While Obama was exhibiting leadership with finesse, Republicans decided to run into a wall. Instead of training their fire on the climate proposal in the days following the June 2 release, they obsessed over freed prisoner of war Bowe Bergdahl. The president has bucked the trend of history and successfully used the bully pulpit to advance another major goal: raising the minimum wage. Anticipating obstinacy from House Republicans, he told the states during his January 2014 State of the Union address, “You don’t have to wait for Congress to act.” He followed up that call with several outside-the-Beltway stump speeches urging states to raise their minimum wage above the federal standard. The stumping is working. So far this year, eight states have raised their minimums and later this week Massachusetts will make it nine. If I were a Republican, I would not be savoring Obama’s 41 percent approval rating and presuming his presidency was done. I would be worried about my party’s 29 percent approval rating, its 15 percent level of support among Latinos and Obama’s plans to take executive action on immigration reform if House Republicans don’t act by July 31. If you think Obama isn’t able to lead on immigration, after what he has done on climate and minimum wage, you haven’t been paying attention.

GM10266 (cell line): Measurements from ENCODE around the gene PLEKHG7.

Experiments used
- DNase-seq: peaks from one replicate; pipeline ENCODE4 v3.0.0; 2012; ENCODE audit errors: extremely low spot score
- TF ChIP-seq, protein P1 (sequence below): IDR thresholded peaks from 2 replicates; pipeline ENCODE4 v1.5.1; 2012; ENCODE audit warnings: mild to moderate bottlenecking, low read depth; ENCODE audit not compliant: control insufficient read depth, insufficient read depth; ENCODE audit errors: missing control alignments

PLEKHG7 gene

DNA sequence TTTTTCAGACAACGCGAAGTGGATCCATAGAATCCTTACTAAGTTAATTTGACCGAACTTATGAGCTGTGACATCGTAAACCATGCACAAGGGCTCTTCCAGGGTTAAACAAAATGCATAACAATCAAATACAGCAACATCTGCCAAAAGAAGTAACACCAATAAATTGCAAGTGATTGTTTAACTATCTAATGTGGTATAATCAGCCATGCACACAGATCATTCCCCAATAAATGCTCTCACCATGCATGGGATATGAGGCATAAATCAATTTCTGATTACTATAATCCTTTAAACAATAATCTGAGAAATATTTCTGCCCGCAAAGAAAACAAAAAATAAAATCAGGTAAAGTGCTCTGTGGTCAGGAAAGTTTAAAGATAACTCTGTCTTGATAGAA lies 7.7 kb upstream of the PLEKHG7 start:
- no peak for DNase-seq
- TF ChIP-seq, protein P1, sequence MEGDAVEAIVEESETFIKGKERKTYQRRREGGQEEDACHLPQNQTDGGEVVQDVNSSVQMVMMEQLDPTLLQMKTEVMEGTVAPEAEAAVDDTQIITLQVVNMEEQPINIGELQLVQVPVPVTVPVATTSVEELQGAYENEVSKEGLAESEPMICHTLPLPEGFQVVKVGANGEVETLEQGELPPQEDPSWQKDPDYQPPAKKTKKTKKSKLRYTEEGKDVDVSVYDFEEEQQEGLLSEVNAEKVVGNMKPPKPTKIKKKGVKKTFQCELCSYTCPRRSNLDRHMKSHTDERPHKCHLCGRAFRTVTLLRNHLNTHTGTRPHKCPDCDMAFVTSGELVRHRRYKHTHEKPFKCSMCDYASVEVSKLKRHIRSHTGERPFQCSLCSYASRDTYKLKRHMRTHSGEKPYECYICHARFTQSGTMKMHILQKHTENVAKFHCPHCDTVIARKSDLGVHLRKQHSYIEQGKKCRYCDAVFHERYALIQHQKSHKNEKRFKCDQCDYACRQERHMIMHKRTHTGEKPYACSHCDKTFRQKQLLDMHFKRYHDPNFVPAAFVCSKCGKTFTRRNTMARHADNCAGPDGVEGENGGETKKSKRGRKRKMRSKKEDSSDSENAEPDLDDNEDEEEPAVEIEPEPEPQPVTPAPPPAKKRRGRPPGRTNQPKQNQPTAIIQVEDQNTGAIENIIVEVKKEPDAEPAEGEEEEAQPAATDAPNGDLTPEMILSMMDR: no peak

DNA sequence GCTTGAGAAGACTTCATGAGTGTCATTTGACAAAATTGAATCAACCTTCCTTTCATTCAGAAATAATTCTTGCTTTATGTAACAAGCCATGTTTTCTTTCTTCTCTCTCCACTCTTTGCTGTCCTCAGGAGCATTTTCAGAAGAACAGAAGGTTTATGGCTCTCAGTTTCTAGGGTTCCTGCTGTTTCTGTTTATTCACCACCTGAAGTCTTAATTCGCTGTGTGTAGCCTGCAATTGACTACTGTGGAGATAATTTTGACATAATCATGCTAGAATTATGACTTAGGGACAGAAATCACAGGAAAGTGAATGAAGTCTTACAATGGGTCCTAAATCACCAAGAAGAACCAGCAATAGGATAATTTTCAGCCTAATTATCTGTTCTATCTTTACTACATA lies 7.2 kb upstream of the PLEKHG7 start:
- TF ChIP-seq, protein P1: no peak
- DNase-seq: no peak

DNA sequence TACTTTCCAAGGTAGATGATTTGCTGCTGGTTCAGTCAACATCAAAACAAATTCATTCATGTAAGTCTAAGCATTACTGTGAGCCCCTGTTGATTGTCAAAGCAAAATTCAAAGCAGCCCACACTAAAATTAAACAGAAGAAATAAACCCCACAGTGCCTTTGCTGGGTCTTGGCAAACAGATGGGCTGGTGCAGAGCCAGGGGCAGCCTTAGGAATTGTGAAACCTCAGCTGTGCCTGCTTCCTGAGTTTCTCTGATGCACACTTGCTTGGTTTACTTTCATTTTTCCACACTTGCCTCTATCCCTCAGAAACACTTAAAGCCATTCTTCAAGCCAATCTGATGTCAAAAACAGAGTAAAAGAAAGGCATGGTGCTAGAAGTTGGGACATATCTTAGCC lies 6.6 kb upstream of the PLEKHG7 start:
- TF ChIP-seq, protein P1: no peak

Greg Sargent: Care About Minors Crossing Border? Then Pass Immigration Reform Now!
Amid all the noise over the crisis of minors crossing the border into South Texas, a basic fact about this debate has gotten lost: The humanitarian disaster we’re now seeing is actually an argument in favor of immigration reform, not against it. Republicans have suggested the crisis proves they are right about Obama’s lawlessness (he cannot be trusted to enforce the law or secure the border, so they shouldn’t make a deal with him) and that the general promise of reform, or “amnesty,” is acting as a magnet for kids. All of this makes it more certain they will not embrace reform this year. But this has it exactly backwards. The crisis underscores the need for reform. In the days ahead, you may see Dems amplify this case. Simon Rosenberg of the New Democrat Network, who has been working on this issue for a decade,
offers this simple explanation for why the crisis is an argument for action: “If Congress wants to help solve the border migrants crisis, the single most consequential thing it could do would be to pass the Senate immigration bill or something similar in the House. Nothing else would do as much to clear up the confusion in Central America about how our system works or do as much to make clear that recent arrivals will not be able to stay under some form of future legalization. Congress will have spoken with a loud and clear voice, making it near impossible for criminal elements south of the border to exploit our current inadequate system for their own ends.”
Hayes Brown: Nobody Thought Syria Would Give Up Its Chemical Weapons. It Just Did.